Mike Hosking has come under fire on social media after making a controversial comment about Meghan Markle ahead of her tell-all interview with Oprah Winfrey.
Hosking called the Duchess of Sussex a "bandwagon-riding hussy" in Newstalk ZB's breakfast show last Thursday.
The term "hussy" is a derogatory term used to describe a girl or woman who behaves in a "disrespectful or inappropriate way", or who engages in multiple "casual sexual relationships".
Hosking also labelled the Duchess of Sussex as "shallow" and "attention-seeking" - and claims "we're better off without her".
His comments, which have been widely-circulated on social media following Harry and Meghan's broadcast, hit people hard.
During the interview, broadcasted in New Zealand on Tuesday, the Duchess opened up about her experiences with depression and suicidal thoughts.
"I just didn't want to be alive anymore. And that was a very clear and real and frightening constant thought," she told Winfrey.
Markle has been praised on social media for helping to evolve the stigma around mental illness by publicly speaking up about her battles.
"Meghan won't see you commenting that you don't believe she was suicidal, but your friends who have been suicidal will," one user wrote in a widely-shared tweet.
Hosking's comments subsequently sparked concerns, the Newstalk ZB host drawing comparisons to broadcaster Piers Morgan, who quit Good morning Britain on the back of his widely-panned comments regarding the Duchess,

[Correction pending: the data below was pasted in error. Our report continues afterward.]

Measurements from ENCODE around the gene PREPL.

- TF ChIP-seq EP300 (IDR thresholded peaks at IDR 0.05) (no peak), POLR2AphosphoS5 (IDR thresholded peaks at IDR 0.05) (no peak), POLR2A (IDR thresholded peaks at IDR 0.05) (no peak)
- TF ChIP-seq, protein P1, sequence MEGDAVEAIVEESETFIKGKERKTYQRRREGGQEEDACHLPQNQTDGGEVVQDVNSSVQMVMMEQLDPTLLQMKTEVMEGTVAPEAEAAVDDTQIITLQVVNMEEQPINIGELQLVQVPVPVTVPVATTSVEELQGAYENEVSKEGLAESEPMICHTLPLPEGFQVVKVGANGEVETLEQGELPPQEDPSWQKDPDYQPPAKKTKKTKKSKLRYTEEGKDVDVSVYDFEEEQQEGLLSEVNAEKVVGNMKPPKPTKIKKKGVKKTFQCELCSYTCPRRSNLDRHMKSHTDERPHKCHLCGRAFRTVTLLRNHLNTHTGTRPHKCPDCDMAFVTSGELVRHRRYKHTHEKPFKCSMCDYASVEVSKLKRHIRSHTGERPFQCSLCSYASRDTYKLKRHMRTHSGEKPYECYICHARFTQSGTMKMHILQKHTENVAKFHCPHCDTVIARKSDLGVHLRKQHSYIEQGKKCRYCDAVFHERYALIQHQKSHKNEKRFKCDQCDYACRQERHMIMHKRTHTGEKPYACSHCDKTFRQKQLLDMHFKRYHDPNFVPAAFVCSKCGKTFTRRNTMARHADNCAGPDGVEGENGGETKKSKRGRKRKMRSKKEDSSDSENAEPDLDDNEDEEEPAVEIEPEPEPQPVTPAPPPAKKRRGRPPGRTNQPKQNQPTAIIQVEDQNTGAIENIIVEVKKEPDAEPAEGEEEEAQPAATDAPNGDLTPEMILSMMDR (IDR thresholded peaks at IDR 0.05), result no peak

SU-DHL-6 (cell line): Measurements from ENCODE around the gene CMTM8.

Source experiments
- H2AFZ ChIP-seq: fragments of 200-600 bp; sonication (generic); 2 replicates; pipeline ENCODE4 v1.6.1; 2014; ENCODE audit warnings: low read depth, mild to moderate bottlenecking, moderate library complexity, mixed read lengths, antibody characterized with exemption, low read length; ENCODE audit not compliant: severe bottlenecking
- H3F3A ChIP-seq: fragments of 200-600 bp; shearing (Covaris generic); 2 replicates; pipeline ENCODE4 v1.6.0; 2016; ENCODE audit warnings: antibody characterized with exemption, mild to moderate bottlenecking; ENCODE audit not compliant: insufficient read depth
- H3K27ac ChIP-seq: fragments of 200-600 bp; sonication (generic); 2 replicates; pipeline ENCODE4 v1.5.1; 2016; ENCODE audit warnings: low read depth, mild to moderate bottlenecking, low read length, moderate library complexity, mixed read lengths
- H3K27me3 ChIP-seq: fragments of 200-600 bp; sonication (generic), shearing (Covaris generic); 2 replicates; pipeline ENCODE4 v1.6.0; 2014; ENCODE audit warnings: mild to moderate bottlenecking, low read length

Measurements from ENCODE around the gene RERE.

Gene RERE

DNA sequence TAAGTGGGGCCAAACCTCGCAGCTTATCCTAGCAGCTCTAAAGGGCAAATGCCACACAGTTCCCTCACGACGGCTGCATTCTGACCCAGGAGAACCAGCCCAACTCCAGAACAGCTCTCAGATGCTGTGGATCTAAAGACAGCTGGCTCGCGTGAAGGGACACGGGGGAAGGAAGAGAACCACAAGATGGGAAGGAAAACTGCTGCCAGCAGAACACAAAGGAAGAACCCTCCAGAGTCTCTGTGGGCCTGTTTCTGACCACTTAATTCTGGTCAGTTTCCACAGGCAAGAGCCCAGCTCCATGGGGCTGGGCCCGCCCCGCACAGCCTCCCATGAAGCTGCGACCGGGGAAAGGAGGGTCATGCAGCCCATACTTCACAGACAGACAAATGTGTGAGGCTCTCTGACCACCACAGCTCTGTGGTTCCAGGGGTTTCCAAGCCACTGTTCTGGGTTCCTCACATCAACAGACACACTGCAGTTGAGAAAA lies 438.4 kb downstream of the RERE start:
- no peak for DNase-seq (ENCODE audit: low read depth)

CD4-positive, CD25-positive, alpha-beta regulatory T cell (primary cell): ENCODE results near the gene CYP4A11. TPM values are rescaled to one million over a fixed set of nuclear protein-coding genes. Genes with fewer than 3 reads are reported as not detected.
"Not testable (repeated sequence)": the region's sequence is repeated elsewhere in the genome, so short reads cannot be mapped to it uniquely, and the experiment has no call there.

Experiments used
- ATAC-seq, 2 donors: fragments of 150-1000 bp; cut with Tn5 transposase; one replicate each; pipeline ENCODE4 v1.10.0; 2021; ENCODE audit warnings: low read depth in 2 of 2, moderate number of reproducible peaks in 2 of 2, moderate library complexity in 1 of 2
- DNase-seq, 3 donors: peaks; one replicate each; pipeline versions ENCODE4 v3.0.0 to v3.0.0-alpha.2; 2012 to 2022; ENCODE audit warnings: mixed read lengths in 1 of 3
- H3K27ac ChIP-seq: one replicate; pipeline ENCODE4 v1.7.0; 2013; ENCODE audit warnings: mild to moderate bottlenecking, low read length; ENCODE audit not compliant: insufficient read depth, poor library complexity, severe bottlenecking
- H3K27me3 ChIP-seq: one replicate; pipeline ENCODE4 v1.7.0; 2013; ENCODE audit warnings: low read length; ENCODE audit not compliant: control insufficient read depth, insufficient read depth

"Who even uses the word 'hussy' any more? Hosking is ridiculous. He's no different to Piers Morgan, an overpaid misogynist man baby," one Twitter user wrote.
"I had no idea he had the ability to get more unlikeable than he already was," another commented.
"This is not journalism, it's abuse."
On Monday, Prime Minister Jacinda Ardern decided to cancel her weekly interview slot with Hosking, claiming it was due to changes in her schedule.
On Tuesday, Hosking's wife Kate Hawkesby wrote an opinion piece for the NZ Herald comparing Markle to our own PM.
"Meghan Markle and Jacinda Ardern have something in common," she wrote.
"[They're] both trying to control the narrative."
Hawkesby claimed Markle chose to "publically set off a trans-Atlantic nuclear bomb" instead of privately dealing with family matters, while claiming Ardern is "not a fan of bad press, or hard questions".
However, Hawkesby wrote that she doesn't "begrudge" Markle for adopting a "no-speak policy" to unfavourable media outlets.
"Because she doesn't actually owe us anything - we didn't vote her in," she said.
NZME has not yet replied to a request for comment at time of publication.